British India

The first Europeans to establish roots in India since the fall of the Roman Empire were the Protuguese. Led by Vasco da Gama's landing at Calicut in 1498, they established themselves along the Malabar Coast, trading with the rest of the subcontinent from there. (The Portuguese maintained some holdings in India as late as 1961.)

In 1600, the British East India Company was given the right to a monopoly to trade with India. While the company's primary objective was to get spices from Indonesia (East Indies), they needed goods to trade for spices. The good they wanted was cotton, and they got it from India. In 1612, the English won a battle against the Portuguese. Because of this victory, they were able to gain the right to trade and establish factories in India from the Mughal Emporer. Because the Dutch controlled the East Indies, the English focused all their attention on India. The company traded for silk, sugar, and opium among other goods.

In 1664, French finance minister Jean-Baptiste Colbert launched the French equivalent of the English East India Trading Company. The French obtained a few cities such as Pondicherry and Chandernagore, and gradually expanded their trade. By 1740, however, this company's sales were only half those of the English East India Company. The Danish, the Austrians, the Swedes, and the Prussians all tried unsuccessfully to get a piece of the action in India.

The British and French Battle for Control of India (1740 - 1761 AD)

When Frederick II of Prussia siezed Silesia in 1740, France sided with him, the British with Austria. As a result of this, The War of Austrian Succession, the British decided that France's power in India was too great to be left alone. After the French quickly cornered the English in a naval battle, a treaty was signed trading Madras for Cape Breton Island in North America.

Relations between the British and French worsened as each became mired in local Indian politics. After the nizam, a major Mughal noble and power-broker, died, the French took advantage of this time to pick sides in a dispute over who would be Karnatic nawab (governor). (Karnataka was a dependancy of the nizam. The nizam chose a nawab in 1743, but rivals for the nawab-ate weren't satisfied. Is this clear? Good.) The French chose Chanda Sahib for nawab and Salabat Jang for nizam. The British, not to be outdone, responded by saying that Muhammad Ali (the Indian, not the boxer) should be nawab.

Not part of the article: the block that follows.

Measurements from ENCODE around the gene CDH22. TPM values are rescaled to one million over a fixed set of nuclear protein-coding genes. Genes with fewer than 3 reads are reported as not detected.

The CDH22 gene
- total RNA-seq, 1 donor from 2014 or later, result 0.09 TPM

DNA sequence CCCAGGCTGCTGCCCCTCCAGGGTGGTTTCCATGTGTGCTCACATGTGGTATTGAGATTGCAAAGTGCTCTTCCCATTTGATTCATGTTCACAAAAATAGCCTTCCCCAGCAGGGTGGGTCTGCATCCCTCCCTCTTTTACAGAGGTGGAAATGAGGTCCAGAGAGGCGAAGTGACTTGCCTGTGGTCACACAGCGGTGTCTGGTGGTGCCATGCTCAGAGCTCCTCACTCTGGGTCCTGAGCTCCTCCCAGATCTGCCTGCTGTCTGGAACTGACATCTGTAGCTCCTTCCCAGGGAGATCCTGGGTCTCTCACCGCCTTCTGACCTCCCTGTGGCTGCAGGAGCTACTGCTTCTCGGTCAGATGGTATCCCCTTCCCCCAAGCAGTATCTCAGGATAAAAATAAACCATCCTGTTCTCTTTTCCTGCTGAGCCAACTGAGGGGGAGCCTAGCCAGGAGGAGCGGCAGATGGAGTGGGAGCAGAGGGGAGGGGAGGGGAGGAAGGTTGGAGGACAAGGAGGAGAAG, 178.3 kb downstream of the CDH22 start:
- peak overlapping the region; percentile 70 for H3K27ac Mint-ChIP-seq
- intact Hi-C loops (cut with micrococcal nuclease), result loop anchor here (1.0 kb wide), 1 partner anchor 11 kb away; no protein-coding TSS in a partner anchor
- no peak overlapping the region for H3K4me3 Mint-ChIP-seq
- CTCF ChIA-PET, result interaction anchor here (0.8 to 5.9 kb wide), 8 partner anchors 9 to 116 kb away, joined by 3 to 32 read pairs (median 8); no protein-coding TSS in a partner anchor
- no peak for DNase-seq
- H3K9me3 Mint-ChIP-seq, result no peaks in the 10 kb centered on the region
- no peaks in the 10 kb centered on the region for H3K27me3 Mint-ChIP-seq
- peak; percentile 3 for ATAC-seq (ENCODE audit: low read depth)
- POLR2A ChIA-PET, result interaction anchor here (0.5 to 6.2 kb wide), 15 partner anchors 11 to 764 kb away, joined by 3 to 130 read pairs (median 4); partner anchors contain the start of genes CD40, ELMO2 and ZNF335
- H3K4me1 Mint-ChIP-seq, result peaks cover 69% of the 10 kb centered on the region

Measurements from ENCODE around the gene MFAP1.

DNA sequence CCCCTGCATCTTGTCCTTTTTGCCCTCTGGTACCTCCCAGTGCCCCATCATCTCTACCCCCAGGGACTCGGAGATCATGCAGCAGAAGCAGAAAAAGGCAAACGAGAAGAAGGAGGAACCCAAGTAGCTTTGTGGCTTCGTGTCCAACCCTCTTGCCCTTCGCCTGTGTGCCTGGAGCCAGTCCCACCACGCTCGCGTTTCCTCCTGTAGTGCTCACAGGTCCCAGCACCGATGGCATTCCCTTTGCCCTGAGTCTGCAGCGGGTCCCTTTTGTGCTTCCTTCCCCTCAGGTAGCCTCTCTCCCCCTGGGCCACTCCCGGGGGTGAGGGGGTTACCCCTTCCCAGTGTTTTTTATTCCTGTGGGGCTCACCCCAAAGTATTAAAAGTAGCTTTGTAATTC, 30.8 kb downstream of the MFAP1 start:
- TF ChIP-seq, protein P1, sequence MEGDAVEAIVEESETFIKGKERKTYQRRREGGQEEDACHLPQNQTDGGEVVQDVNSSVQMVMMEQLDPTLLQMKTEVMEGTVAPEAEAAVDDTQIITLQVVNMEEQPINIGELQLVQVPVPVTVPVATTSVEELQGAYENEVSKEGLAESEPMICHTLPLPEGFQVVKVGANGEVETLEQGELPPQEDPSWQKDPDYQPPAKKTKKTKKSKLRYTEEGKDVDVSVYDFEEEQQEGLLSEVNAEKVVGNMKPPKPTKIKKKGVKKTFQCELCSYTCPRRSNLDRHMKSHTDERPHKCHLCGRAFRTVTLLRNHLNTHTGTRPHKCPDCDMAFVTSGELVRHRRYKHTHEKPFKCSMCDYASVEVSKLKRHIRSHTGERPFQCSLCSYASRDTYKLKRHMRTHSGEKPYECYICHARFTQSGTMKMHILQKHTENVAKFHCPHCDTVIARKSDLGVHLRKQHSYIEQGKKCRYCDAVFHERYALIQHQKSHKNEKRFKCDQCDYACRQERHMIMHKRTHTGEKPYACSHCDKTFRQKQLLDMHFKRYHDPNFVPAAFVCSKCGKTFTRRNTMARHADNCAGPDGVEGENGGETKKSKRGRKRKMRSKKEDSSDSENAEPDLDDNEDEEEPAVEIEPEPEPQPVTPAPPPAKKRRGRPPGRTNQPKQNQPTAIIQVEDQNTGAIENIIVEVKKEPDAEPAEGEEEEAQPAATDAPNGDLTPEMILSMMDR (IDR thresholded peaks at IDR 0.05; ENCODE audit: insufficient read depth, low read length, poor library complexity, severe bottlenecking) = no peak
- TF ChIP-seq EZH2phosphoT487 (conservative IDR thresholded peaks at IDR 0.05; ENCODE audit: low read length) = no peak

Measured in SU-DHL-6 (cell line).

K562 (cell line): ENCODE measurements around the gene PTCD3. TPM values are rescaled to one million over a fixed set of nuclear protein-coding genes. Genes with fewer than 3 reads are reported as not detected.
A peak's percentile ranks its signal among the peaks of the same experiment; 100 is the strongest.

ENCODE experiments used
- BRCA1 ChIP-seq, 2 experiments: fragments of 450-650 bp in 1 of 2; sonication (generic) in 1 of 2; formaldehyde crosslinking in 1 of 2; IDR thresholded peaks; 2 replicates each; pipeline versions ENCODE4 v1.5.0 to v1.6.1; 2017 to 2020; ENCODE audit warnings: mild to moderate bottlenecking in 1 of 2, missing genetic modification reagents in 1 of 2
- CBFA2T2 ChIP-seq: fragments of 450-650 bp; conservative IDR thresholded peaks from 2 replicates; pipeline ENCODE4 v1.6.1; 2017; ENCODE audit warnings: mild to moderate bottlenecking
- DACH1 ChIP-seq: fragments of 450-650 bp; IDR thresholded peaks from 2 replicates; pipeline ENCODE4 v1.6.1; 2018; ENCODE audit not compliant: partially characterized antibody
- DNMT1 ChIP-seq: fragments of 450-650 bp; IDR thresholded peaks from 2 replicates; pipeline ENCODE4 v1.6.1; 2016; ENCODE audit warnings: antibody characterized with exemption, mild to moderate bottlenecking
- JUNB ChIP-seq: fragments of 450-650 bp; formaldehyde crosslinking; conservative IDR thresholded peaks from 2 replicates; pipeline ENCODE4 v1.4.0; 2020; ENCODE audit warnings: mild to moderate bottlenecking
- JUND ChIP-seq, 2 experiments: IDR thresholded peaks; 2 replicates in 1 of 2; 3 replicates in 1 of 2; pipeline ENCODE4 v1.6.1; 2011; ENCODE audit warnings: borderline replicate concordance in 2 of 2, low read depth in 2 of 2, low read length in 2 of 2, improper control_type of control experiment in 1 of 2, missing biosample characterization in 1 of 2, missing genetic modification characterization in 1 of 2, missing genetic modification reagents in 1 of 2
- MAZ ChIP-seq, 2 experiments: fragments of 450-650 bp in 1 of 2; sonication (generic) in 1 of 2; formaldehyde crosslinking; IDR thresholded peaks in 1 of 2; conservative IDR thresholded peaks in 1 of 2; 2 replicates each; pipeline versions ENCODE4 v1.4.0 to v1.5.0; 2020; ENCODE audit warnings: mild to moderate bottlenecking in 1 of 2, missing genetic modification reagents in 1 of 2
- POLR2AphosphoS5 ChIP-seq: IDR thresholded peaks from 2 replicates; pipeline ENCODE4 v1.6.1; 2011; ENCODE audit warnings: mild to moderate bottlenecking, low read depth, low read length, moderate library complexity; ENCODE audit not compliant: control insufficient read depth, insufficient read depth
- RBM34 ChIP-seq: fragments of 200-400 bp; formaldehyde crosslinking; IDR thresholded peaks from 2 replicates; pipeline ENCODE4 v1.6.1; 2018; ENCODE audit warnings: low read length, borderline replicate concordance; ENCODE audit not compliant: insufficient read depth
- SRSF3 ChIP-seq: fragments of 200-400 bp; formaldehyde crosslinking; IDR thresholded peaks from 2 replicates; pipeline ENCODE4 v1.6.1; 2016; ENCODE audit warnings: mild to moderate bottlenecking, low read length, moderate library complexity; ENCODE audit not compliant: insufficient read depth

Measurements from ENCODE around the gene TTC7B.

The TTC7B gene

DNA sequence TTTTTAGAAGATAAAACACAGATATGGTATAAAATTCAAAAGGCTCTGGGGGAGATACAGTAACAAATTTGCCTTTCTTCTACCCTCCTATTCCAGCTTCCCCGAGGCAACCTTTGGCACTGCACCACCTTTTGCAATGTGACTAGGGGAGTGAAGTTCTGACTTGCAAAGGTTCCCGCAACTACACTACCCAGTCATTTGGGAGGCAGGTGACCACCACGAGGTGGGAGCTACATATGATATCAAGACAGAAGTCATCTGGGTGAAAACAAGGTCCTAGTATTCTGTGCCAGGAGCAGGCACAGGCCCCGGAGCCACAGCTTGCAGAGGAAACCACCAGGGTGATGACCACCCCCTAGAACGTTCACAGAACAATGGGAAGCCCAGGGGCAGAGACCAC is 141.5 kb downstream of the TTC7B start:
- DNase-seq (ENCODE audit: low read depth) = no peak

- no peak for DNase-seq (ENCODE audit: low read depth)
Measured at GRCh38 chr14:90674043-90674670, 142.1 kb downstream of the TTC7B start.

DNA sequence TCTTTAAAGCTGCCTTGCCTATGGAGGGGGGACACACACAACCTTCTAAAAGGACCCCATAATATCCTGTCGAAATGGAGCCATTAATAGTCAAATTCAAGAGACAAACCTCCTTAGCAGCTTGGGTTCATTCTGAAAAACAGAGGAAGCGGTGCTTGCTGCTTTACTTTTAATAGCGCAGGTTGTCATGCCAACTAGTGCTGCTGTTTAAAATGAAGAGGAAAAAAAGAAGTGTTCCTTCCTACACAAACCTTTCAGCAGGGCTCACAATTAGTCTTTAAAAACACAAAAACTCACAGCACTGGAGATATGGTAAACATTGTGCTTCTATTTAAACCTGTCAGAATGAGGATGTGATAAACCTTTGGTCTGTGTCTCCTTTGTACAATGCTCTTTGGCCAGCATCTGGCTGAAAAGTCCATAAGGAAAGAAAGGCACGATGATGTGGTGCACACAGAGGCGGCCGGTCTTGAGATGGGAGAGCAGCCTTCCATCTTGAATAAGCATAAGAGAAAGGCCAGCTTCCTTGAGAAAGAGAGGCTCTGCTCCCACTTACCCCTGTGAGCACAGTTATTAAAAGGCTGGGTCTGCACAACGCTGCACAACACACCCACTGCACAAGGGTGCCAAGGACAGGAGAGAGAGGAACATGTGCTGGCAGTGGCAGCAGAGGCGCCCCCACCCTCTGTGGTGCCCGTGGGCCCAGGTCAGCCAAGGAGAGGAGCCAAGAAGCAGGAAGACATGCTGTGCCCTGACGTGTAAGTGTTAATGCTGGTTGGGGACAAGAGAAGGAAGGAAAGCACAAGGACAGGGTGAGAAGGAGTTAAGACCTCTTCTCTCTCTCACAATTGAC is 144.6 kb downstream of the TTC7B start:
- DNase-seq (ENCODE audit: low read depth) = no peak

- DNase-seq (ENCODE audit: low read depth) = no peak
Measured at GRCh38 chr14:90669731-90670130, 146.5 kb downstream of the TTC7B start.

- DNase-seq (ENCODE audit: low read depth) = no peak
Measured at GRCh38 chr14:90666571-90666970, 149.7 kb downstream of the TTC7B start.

The nawab-ship wasn't really all that important, but it made a good excuse for a war. The British/Muhammad Ali, led by Robert Clive, gained control of Arcot (the capital of Karnataka) in 1751, and the French/Chandra Sahib were forced to surrended in 1752.

Peace and tranquility reigned for . . . four years. Then, the Seven Years' War began in Europe in 1756, and the British and French in India were at it again. The British, with their naval superiority, won victories in the Bengal, at Madras, at Ponicherry, and at Wandiwash. The French surrendered for the second time in 1761.




The Rise of the British East India Company (1761 - 1857 AD)

In 1786, Lord Cornwallis became British governor of Inida. He strengthened the sepoy armies that the East India Company had raised. Also, under Cornwallis and his successor Lord Wellesley, the British slowly expanded their holdings. In 1813, the monopoly of the English East India Company was broken and all British citizens were allowed to trade with India. Over the next 30 years, the British continued to acquire new lands and strengthen their grip on those already under their rule.

From 1838 until 1857, however, the British were weakened by the failure of their attempts to keep Russia out of Afghanistan. The defeat of the British in the First Afghan War caused the Indians to become aware that the British were not invincible. However, the British continued to annex more Indian territory throughout the 1850's.

The British also aggravated the Hindu population of India during this time period. They made English, instead of Persian, the official language. They prohibited suttee (in which Hindu widows threw themselves on their husbands' funeral pyres) and infanticide. They also allowed Hindu widows to remarry and sanctioned missionary activity.

Sepoy Rebellion (1857 - 1859 AD)